Blasphemy of a Different Kind
Things have gone from bad to weird at La Sierra University.
The university, which is affiliated with the Seventh-day Adventist Church, has been dealing in recent months with a controversy over the teaching of evolution that has its Adventist benefactors threatening to withdraw its religious accreditation — and the $4 million per annum that comes with it. Now the university faces a scandal in which a trustee, a vice president, a dean, and an adjunct professor were asked to resign over a recording made, purportedly by accident, of the four men talking informally about the church and university leadership.
The president of La Sierra’s board of trustees on Friday asked for the resignations of Jeff Kaatz, the vice president for university advancement; Jim Beach, the dean of arts and sciences; Lenny Darnell, a trustee; and Gary Bradley, an adjunct professor of biology, according to a campuswide note from the administration.
In recent years, La Sierra has been at the center of an imbroglio over the teaching of human origins that was sparked when a website published e-mails between a biology student and Bradley, the adjunct caught up in the current debacle.
Bradley had rejected a student paper for failing to demonstrate an adequate understanding of mainstream evolutionary theory before advocating for a creationist alternative. That led to an investigation by the board into the biology curriculum. In April, the Seventh-day Adventist Church North American Division voted to extend La Sierra’s religious accreditation by a single year and advised the university to rededicate itself to Adventist principles. (One of the church's "fundamental beliefs" is that God created all human things in six days, as described in the Bible.)
In a note to the campus on Monday, the university’s public relations office said that “these resignations have no connection to the biology controversy.” But according to an account published Tuesday in Spectrum, an Adventist publication, the recording that prompted the resignations was made following a meeting between the Adventist accreditors and the La Sierra faculty.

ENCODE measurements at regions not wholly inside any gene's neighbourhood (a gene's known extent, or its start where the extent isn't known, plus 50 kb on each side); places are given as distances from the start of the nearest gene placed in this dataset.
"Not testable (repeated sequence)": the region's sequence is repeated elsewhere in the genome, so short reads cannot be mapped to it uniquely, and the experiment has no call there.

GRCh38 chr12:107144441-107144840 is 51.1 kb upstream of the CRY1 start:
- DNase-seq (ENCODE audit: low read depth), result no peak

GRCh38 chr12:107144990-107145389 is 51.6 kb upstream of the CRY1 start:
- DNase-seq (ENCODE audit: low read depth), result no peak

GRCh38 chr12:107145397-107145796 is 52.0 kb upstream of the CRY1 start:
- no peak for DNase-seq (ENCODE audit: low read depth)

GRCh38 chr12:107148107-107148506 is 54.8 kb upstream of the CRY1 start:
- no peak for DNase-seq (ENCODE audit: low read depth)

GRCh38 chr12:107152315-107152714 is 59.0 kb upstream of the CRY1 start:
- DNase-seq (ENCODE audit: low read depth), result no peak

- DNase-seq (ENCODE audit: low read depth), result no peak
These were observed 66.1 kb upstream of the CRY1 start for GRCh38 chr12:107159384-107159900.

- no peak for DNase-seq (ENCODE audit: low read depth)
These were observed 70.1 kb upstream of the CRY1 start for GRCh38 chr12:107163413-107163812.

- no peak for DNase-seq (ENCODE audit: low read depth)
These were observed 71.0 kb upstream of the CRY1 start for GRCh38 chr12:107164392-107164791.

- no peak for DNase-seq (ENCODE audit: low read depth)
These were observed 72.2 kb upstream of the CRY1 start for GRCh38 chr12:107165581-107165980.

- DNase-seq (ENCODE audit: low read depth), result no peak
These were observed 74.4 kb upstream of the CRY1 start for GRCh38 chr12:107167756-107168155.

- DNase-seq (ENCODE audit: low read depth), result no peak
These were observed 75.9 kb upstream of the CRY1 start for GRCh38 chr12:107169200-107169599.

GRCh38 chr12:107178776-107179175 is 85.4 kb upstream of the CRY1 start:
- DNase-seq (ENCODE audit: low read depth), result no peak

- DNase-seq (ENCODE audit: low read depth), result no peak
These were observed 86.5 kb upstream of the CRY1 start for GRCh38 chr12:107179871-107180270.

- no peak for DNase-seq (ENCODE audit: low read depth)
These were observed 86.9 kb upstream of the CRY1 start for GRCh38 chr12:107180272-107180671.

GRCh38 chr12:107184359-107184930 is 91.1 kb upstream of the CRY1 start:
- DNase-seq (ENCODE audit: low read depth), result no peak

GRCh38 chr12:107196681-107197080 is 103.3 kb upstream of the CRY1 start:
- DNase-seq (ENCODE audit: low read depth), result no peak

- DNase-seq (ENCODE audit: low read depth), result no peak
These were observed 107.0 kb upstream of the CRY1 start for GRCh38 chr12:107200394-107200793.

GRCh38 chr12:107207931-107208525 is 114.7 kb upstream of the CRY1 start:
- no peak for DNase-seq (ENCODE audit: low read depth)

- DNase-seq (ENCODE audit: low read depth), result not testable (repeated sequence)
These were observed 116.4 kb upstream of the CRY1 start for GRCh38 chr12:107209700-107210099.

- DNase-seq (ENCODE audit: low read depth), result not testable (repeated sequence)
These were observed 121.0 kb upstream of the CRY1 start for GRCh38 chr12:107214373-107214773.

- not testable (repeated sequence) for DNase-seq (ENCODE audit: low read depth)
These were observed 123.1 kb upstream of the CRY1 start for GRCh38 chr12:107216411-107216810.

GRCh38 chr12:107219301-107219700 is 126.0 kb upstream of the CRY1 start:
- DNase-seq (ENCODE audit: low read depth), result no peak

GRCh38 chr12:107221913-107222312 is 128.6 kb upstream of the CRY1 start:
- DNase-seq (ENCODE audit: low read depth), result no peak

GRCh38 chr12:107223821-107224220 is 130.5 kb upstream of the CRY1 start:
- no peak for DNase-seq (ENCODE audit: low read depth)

Darnell, the La Sierra trustee, was present at the meeting and decided to record the proceedings using an application on his smartphone.
According to the Spectrum article, Darnell met up afterward with Beach, Bradley, and Kaatz at a private home, where they watched a National Basketball Association playoff game and discussed the meeting. The recorder kept running, unbeknownst to the four men. It captured “foul language, references to alcohol consumption and unflattering comments being made about board members, administrators, and church leaders,” according to the article. Darnell then sent the recording to a number of key members of the Adventist community, including The Spectrum, reportedly without knowing that it contained more than just the audio of the meeting. Eventually, the recording made its way to Ricardo Graham, chair of the board of trustees.
La Sierra has declined to offer its own version of events. But Larry Becker, a spokesman for the university, confirmed the basic details of this narrative to Inside Higher Ed. He could not confirm the content of the recording, however, because, he said, he has not personally listened to it. Neither Kaatz, nor Beach, nor Darnell, nor Bradley responded to messages from Inside Higher Ed.
In an e-mail to colleagues, Bradley confirmed that he had admitted on the recording that he drank “a small glass of an alcoholic beverage during this conversation” — a fireable offense for faculty members at La Sierra, which has a strict temperance policy. Bradley also said the recording was made by accident, despite speculation that he was the target of sabotage based on his role in the evolution controversy. “It was more ‘Three Stooges’ than ‘James Bond,’ ” he wrote in an addendum to the e-mail.
In a statement on Tuesday, the university reiterated its stance that the situation has nothing to do with the conflict over the biology curriculum.
“Because La Sierra University has been the center of the biology debate in the Church for several years, it is also easy for people who do not know the facts to jump to the conclusion that these resignations must be related to that issue,” it said. “Some have taken it further, blaming the Church for carrying out a biology-related ‘witch hunt’ by asking these individuals to resign. This is simply not true. The ‘convenient’ explanation is sometimes the wrong one.”
Bradley, the biology adjunct, said in his e-mail that he was devastated by the turn of events that has led to his resignation, though he gave no explicit indication that he plans to fight the termination on legal grounds. “I’m not ready to quit…. I have many important projects underway here now and many other people will be inconvenienced by my sudden departure,” he wrote.
“If you are among those who welcome this transition, I request that you celebrate with dignity,” Bradley added. “If you are among those who find this transition upsetting, I ask that you not turn it into a war.”
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